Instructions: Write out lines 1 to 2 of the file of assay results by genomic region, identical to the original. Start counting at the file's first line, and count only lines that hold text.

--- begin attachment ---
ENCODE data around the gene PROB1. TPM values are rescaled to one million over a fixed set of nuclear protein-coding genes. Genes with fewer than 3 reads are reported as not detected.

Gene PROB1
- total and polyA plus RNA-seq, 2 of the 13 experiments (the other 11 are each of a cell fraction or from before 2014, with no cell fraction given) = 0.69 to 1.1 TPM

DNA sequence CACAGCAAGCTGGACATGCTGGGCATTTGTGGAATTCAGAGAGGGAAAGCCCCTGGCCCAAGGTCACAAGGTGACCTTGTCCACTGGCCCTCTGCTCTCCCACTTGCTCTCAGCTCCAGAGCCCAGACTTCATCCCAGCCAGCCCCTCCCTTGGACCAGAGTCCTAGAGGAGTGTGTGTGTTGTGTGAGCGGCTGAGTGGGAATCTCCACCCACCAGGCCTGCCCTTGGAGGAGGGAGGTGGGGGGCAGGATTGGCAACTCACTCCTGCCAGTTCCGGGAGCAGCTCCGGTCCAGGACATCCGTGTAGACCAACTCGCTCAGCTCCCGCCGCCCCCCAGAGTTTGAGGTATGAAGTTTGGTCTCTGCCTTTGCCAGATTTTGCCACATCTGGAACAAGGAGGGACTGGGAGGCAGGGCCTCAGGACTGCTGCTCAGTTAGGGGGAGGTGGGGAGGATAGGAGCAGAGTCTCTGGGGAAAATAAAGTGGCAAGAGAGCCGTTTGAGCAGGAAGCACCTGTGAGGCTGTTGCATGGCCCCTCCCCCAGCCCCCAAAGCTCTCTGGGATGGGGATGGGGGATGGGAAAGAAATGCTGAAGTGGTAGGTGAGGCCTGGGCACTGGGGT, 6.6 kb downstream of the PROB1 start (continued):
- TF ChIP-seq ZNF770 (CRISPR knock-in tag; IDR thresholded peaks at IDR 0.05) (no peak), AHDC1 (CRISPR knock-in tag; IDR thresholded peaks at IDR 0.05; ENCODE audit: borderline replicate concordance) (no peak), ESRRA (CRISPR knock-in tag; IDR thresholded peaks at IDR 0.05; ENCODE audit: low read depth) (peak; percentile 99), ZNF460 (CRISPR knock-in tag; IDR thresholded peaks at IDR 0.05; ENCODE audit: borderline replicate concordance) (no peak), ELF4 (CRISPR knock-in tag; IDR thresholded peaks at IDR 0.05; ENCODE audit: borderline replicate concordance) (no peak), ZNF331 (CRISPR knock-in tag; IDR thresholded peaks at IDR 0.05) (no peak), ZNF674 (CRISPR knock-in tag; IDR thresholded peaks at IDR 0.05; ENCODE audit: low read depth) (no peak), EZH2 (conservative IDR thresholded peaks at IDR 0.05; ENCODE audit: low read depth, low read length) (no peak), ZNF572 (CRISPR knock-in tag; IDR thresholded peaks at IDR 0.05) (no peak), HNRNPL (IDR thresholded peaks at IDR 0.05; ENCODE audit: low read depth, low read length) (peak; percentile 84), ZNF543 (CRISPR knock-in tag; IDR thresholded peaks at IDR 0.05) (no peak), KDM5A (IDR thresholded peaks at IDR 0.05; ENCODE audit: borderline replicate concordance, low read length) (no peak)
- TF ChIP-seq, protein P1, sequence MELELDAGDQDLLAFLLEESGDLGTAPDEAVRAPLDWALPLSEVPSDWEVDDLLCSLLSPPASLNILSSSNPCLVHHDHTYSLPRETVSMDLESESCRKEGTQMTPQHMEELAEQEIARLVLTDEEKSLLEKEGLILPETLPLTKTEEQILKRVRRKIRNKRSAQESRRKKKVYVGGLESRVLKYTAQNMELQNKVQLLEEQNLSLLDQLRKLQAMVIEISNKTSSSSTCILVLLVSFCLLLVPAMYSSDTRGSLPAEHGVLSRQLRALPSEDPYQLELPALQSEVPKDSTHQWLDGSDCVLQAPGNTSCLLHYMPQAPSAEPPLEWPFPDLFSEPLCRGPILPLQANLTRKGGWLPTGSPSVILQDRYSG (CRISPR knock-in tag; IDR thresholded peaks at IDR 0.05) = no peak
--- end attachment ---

ENCODE data around the gene PROB1. TPM values are rescaled to one million over a fixed set of nuclear protein-coding genes. Genes with fewer than 3 reads are reported as not detected.

Gene PROB1